The Rev. Martin Luther King Jr. stridently denounced abortion in his public speaking and his writing, according to his niece, who has been invited by a local anti-abortion group to speak in the Quad-Cities on Thursday.
Alveda King, a longtime anti-abortion advocate, said the slain civil rights icon even declined the first Margaret Sanger Award in 1966 because he didn’t approve of the organization Sanger founded, Planned Parenthood.
“He didn’t accept the award in person, and he also didn’t accept the award on principle,” the 62-year-old said in a telephone interview Tuesday from her home in Atlanta.
Coretta Scott King, whom Alveda King called “pro-choice,” attended the 1966 Margaret Sanger Award ceremony in place of her husband, she said.
Planned Parenthood’s website confirms that Coretta Scott King accepted the award on her husband’s behalf.
Although Planned Parenthood didn’t perform abortions until the U.S. Supreme Court decision Roe v. Wade legalized the procedure in 1973, the Rev. Mr. King was a believer in natural family planning and opposed Planned Parenthood’s work in “artificial” contraception, Alveda King said.
Since 1973, abortion has been a “cash cow” for Planned Parenthood, she added.
Planned Parenthood’s longtime leader in Iowa disputed King’s statements.
“Ms. King’s claims against Planned Parenthood are not based in fact or evidence,” Jill June, president and CEO of Planned Parenthood of the Heartland, said in a statement.
Planned Parenthood of the Heartland covers four states including Iowa.
More than 97 percent of Planned Parenthood’s services are preventive, including annual check-ups, breast exams, life-saving cancer screenings, STI testing and treatment, pap tests, birth control and emergency contraception, June said.
“We also provide comprehensive sexual education to help young people and adults stay safe and prevent pregnancy if they are not ready,” she said.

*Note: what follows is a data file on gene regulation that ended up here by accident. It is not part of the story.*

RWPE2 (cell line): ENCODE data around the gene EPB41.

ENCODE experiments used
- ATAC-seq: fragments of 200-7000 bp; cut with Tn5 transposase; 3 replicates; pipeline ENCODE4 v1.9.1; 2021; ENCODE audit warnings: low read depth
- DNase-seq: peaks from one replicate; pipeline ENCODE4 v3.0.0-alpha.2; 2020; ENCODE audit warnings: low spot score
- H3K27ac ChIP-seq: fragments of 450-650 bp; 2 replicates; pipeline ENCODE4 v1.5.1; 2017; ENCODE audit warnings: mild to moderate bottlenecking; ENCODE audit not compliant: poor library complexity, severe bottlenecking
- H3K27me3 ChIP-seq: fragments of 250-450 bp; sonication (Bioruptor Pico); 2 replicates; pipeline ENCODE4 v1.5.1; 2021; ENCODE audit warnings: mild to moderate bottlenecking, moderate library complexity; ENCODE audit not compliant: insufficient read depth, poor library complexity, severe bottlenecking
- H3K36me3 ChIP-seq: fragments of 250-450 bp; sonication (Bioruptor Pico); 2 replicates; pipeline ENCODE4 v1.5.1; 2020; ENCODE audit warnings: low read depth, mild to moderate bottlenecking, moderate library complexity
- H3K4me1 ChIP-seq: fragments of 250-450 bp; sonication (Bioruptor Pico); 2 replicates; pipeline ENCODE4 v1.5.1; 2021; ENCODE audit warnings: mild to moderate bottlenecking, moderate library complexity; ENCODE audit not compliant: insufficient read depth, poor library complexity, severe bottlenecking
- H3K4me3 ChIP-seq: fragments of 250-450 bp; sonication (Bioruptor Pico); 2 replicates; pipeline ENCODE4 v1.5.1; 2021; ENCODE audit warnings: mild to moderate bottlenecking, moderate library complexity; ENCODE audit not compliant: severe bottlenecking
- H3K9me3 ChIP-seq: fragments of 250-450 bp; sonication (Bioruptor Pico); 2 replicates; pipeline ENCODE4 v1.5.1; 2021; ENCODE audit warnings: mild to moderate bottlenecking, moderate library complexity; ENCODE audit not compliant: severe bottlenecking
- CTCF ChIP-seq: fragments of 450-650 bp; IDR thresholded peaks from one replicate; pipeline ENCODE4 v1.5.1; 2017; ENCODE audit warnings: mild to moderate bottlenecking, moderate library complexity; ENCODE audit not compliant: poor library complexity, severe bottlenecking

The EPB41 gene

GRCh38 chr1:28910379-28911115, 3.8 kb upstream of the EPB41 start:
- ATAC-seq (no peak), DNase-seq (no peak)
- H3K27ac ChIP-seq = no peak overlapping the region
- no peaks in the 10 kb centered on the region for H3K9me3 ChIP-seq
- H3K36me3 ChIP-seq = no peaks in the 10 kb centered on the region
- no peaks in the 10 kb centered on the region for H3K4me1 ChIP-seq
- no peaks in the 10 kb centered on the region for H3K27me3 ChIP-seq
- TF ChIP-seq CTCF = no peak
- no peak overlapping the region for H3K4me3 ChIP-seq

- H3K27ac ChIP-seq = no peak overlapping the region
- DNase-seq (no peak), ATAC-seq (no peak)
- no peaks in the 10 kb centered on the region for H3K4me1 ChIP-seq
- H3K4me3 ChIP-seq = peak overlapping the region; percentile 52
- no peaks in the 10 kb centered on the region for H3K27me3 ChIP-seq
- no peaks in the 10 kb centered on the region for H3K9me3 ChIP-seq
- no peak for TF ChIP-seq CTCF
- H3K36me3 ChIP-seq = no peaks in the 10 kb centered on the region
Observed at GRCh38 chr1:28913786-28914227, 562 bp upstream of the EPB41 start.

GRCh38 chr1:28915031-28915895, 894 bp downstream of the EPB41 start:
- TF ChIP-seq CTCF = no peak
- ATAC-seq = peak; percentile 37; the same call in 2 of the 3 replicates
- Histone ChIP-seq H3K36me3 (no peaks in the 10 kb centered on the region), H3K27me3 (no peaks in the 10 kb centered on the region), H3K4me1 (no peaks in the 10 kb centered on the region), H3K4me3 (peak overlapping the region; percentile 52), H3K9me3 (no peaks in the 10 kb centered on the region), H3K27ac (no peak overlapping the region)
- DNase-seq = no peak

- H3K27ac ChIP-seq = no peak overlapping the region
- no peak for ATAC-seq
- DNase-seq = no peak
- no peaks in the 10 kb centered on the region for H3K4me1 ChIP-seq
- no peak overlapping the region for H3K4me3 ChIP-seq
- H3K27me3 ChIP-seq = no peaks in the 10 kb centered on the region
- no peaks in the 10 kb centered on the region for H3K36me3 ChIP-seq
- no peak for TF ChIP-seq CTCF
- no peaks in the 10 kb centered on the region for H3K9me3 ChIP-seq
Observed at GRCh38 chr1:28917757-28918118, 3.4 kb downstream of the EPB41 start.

June’s statement didn’t answer a question about the number of abortions performed at Planned Parenthood’s Bettendorf clinic.
Quad-City anti-abortion demonstrator Jeanne Wonio of Davenport said she and others are outside the Bettendorf clinic at 2751 Tech Drive every Tuesday, the day she said the clinic performs surgical abortions.
Wonio volunteers for Helpers of God’s Precious Infants by praying on the sidewalk outside Planned Parenthood.
“We do not condemn, and we do not judge,” Wonio said. “We offer alternatives. We offer prayer.”
A parking lot stands in between the clinic and the demonstrators. Wonio said her volunteers do not approach women visiting the clinic, but if someone comes within earshot, they’ll talk to them about options to abortion, direct them to the Women’s Choice Center across the street and say they’re praying for them.
“I’ve been able to encourage a few girls to come across the street over the years,” Wonio said.
The Women’s Choice Center, a Christian-based ministry founded in 2002, is the organization that invited Alveda King to give the keynote speech at its fundraising banquet Thursday at Davenport’s RiverCenter.
Leigh Geramanis, director of development for the Women’s Choice Center, said although her organization is not affiliated with Helpers of God’s Precious Infants, it welcomes any woman seeking an alternative to abortion.
“We’re about helping women,” Geramanis said.
King applauded the work of the Women’s Choice Center, saying it offers “wonderful alternatives to abortion and harmful contraception.”
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Born on Jan. 22, 1951, the same day Roe v. Wade was decided in 1973, King said her mother considered aborting her until her grandfather stepped in.
“My grandfather said, ‘You can’t abort that baby. She’s a little baby. I saw her in a dream three years before, and she’s going to be a blessing,’” King said.
The mother of six living children, King had two abortions and considered a third one before she was “born again” around 1982, she said.
“My granddaddy told me it’s not a blob of tissue,” she said. “He was able to talk me out of it.”
Considering herself a non-denominational Christian, King joined Priests for Life as its director of African-American outreach in the 1990s. She also served a term in the Georgia House of Representatives and is the author of “How Can the Dream Survive If We Murder the Children?”
In her writing and public speaking, Alveda King often links the civil rights movement with today’s anti-abortion efforts, saying her uncle did the same.
“He spoke out against infanticide,” she said. “In ‘Letter from a Birmingham Jail,’ he wrote that life is sacred, and you could see very clearly that he was including the unborn.”
She said her uncle, her father Alfred Daniel Williams King and her grandfather Martin Luther King Sr., all leaders in the civil rights movement, also were “pro-life” and believed life began at conception.
King said abortion is “genocide” of the black community and other ethnic groups.